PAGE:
I’m working on reproducing a piece of wood corner trim. The piece looks like this:
Contouring in just the long direction looks like it will work nicely, but outlining is misbehaving. You can see that the tips of the part are lopped off during outlining:
(I’ve gotten used to “submitting bugs” here on the forum. If you’d prefer that I use the github issue tracker, just say the word. It doesn’t look very current, however.)
It’s easier to keep track of bugs / requests if it’s through the issues tracker, even if that hasn’t been popular of late. You can attach relevant files like the .km file I’m about to ask you for Or just drop it to me in Discord. This is a bit of an interesting case. I know what’s probably going on.
Well, I’m always happy to keep you interested. I’ll open an issue for the next one. Today I’ll just email you the .km file.
I could make a long-ish video about the complexities of process this shape given the current algorithmic approach. However, I think I will put that energy into the new code base that will take a different approach and handle these situations better. This is a very useful test case, though. So thanks for that.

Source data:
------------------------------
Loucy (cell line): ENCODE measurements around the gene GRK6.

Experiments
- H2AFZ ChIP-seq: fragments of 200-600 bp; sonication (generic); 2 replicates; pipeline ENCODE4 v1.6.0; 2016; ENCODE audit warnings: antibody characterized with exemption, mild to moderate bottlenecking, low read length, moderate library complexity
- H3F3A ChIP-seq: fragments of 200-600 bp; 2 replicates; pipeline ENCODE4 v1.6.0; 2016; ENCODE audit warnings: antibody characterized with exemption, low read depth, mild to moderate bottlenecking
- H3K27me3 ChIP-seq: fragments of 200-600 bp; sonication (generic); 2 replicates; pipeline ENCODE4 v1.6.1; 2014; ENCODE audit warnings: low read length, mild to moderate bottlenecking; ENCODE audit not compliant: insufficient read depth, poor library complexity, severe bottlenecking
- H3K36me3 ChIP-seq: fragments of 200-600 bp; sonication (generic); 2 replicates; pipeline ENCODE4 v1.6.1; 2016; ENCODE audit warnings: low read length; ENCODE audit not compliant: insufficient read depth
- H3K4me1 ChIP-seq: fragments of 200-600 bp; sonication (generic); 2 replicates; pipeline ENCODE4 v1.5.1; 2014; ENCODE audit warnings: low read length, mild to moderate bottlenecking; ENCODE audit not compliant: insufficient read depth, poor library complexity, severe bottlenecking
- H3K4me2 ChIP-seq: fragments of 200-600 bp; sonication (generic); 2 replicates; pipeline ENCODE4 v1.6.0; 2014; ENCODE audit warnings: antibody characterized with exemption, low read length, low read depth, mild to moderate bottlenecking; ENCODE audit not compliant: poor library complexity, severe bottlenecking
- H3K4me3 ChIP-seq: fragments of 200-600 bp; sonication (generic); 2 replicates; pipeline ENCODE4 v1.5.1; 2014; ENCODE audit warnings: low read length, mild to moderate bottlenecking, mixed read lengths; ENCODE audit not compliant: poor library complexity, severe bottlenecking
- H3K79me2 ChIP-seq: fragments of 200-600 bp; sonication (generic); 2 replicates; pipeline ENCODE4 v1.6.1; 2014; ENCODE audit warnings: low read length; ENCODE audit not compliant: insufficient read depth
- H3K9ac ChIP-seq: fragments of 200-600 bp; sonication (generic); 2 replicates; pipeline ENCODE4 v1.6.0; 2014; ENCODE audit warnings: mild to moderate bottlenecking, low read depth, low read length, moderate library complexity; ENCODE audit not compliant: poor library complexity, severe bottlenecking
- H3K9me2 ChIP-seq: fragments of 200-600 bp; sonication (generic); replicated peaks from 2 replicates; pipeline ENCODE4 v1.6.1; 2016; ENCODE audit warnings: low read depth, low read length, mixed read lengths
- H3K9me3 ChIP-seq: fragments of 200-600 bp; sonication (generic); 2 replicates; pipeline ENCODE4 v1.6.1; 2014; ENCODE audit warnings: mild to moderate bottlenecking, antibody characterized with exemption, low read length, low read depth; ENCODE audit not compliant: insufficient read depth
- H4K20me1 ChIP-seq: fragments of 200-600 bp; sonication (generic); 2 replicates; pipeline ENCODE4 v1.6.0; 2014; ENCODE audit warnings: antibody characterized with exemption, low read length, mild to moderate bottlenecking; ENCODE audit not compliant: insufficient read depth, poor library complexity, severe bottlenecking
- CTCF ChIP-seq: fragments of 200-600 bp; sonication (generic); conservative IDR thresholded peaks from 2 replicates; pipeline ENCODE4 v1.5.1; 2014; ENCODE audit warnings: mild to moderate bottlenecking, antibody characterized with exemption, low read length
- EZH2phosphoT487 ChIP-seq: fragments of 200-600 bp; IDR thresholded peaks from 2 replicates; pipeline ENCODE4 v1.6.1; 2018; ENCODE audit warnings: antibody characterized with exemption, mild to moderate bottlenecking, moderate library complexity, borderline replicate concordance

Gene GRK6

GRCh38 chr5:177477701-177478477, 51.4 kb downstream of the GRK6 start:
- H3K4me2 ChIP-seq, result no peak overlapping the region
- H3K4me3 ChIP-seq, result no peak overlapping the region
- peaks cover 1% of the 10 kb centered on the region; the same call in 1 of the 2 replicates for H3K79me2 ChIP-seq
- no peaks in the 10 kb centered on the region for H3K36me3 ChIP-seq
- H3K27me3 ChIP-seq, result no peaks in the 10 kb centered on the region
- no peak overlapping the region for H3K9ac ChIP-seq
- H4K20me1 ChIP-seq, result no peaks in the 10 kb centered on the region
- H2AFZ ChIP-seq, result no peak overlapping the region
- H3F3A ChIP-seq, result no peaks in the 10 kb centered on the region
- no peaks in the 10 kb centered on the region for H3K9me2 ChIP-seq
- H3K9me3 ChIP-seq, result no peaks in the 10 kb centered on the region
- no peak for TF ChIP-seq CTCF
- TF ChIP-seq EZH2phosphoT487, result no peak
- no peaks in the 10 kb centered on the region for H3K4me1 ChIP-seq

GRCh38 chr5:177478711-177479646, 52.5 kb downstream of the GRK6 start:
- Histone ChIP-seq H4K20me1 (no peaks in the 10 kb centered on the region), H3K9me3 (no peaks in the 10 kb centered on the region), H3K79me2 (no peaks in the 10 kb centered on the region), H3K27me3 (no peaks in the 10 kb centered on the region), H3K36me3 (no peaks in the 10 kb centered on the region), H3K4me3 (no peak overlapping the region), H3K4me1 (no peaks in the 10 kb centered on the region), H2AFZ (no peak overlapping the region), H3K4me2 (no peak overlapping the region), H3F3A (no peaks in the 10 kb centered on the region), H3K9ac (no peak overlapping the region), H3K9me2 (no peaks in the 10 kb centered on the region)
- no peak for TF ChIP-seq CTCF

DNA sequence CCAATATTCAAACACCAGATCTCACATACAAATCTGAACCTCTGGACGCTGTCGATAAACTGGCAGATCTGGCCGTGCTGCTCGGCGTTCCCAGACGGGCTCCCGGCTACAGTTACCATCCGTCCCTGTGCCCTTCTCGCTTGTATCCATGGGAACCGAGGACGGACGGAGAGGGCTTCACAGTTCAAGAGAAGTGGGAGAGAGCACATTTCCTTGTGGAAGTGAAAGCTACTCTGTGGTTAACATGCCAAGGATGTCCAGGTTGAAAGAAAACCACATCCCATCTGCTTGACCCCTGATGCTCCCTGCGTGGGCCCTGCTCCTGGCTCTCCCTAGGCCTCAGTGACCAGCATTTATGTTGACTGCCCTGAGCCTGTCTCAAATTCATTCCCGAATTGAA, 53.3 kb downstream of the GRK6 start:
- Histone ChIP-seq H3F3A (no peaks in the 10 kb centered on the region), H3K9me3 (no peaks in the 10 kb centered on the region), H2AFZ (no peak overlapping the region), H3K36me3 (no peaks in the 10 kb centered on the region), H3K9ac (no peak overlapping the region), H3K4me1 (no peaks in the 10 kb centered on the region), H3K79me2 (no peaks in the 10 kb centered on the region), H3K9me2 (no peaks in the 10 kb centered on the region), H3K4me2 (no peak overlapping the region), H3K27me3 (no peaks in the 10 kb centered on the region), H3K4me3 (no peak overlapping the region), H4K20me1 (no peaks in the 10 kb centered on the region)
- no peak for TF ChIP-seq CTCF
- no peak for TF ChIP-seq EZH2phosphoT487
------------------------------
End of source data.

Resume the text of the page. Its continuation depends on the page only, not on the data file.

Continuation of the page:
@pgf do you get better result if, in the CAD model, you fill in the undercut by projecting the “shadow” of the part straight down?
Assuming that works: imo it would be fair for Stewart to declare undefined results for undercuts in CAM <= 2.4.
New issues in github, eh? Noted.
this undercut is an especially hard case right now because it’s along an edge curved in Z. had the edge been co-linear along Z, it would have been detected. there is a more reliable, but more computationally expensive, way to handle this which I plan to implement in 2.5.
I think that if I make the part wider, and perhaps play with the step down value for the cutter, that I might be able to make the ends that get snipped off be outside the bounds necessary for my part. I already have to do the cutting of the underside myself – it might actually be useful to have “extra” curved surface when I go to trim it (manually) to the right size. (I.e., right now the curve sweeps out 90 degrees. 100 might be perfect, then I’ll cut it to 90.) Sounds good, anyway!